Stocks Are Outperforming Bonds by the Widest Margin Since 2013

Investors awash in optimism have bid up equities to their best start of the year relative to bonds in almost a decade.

The S&P 500 climbed more than 4% in the first 28 trading days of 2021, while long-dated Treasuries lost more than 5%, according to data compiled by Bespoke Investment Group. The 9.3 percentage point gap in performance is the biggest to start a year since 2013.

The reason for the divergence is simple, according to Bespoke’s George Pearkes: The economic outlook is brightening. Reflation bets are building across asset classes as the Covid-19 vaccine rollout accelerates and investors anticipate further fiscal aid. Meanwhile, analysts upgraded their 2021 earnings forecasts in January at the second-fastest rate to start a year since 2013, data compiled by Bloomberg show.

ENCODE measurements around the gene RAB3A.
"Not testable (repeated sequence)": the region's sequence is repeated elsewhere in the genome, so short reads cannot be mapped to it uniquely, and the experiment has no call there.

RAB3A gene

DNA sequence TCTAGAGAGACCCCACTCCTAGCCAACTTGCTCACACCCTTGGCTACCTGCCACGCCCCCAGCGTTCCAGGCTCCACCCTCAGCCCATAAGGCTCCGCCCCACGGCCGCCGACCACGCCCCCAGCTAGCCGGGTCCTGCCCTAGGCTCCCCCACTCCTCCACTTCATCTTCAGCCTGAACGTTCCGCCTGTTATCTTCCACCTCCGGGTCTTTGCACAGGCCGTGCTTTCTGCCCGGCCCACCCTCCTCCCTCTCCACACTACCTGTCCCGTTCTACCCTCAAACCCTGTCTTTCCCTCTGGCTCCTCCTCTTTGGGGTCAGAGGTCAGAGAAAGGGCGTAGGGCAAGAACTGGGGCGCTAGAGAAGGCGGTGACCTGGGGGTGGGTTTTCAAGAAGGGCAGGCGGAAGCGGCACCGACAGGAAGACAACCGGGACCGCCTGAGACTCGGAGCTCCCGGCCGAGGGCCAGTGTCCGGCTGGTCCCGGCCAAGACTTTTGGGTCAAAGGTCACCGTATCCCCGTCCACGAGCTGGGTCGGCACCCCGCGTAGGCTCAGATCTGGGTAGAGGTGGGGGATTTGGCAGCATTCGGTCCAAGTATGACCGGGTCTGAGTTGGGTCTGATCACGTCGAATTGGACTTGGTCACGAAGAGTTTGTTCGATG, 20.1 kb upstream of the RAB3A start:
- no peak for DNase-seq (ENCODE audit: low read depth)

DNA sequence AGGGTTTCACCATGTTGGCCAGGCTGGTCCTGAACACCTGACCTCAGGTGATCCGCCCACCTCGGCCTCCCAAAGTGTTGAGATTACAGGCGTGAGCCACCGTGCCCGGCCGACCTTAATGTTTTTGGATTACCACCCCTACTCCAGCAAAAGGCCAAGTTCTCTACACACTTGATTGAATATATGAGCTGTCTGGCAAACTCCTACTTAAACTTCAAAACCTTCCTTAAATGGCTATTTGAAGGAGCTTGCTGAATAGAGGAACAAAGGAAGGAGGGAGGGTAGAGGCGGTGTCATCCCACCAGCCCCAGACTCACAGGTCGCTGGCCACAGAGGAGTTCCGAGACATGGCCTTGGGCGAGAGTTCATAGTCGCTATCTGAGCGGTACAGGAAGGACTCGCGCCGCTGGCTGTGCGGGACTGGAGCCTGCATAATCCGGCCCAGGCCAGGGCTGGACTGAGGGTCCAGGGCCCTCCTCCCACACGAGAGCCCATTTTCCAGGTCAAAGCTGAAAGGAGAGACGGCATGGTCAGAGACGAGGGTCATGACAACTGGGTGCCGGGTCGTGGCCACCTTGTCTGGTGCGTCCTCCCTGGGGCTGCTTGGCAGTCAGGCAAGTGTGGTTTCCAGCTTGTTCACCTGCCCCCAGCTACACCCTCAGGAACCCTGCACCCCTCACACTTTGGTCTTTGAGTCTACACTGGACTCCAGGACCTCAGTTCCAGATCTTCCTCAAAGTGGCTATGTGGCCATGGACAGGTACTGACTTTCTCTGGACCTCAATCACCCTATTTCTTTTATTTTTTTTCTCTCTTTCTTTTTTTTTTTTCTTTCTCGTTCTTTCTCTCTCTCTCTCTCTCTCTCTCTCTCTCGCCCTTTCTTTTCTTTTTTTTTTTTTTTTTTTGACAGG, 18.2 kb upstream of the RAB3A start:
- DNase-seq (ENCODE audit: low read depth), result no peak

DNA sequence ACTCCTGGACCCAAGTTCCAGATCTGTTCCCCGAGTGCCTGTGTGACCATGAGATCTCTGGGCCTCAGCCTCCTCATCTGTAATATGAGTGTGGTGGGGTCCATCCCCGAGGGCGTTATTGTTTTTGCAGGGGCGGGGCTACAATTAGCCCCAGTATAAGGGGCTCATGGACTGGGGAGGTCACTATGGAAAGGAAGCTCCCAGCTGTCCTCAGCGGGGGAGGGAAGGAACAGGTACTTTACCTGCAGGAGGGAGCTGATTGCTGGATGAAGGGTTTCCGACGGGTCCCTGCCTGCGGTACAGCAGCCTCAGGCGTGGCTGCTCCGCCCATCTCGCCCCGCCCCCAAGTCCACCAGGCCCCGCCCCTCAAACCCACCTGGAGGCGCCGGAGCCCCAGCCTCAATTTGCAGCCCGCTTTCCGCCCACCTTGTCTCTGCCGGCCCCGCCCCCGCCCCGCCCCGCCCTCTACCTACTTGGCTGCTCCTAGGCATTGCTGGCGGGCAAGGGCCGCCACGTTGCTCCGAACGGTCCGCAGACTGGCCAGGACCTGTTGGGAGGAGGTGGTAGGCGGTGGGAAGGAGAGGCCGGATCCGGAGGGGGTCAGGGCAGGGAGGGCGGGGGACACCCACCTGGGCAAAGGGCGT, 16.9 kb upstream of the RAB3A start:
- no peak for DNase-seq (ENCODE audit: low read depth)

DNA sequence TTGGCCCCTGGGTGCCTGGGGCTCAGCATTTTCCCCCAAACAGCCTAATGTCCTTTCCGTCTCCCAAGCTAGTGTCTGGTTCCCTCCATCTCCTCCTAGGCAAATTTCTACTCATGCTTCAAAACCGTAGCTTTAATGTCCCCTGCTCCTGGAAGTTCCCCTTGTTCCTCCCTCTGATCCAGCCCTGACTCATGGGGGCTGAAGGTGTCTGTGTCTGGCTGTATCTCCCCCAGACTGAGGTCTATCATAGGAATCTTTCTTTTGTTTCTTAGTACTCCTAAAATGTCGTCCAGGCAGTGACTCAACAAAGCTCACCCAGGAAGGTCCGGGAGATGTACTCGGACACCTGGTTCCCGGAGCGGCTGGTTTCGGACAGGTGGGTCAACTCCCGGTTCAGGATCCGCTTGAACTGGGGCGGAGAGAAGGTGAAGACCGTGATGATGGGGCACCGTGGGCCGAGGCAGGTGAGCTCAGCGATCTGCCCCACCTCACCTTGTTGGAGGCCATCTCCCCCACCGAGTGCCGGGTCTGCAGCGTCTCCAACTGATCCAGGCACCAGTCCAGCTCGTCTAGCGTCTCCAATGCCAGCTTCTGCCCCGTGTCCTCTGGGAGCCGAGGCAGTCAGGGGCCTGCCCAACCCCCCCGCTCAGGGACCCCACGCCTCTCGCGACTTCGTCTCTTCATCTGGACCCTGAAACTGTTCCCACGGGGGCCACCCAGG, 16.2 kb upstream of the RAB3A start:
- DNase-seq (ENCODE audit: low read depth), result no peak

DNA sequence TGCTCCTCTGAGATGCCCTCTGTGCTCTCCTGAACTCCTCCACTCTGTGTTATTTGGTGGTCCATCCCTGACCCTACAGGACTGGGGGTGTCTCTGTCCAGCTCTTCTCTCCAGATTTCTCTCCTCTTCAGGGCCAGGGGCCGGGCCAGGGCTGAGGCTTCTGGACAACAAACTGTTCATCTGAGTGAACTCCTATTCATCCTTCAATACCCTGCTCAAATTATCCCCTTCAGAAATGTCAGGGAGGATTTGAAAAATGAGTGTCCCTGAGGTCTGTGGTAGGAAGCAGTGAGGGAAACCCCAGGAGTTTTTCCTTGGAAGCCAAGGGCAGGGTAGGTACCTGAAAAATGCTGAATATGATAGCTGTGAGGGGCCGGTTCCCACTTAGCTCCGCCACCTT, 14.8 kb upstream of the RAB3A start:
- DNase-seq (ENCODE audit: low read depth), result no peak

“Yields are up because the outlook has improved,” said Pearkes, a global macro strategist at the firm. “It’s pretty much that simple. Higher expected earnings, higher stock prices.”

Five-year breakeven rates -- a proxy for investors’ estimates of inflation -- rose to the highest level since 2013 this week, briefly lifting yields on 30-year Treasuries above 2% for the first time in a year. That’s helped push cyclical stocks higher, with energy and financial shares among the best performers in 2020.

That momentum wobbled on Wednesday after a cooler-than-anticipated inflation report, pushing Treasury yields lower while the S&P 500 ended flat. However, equity futures climbed Thursday in early trading while rates drifted higher.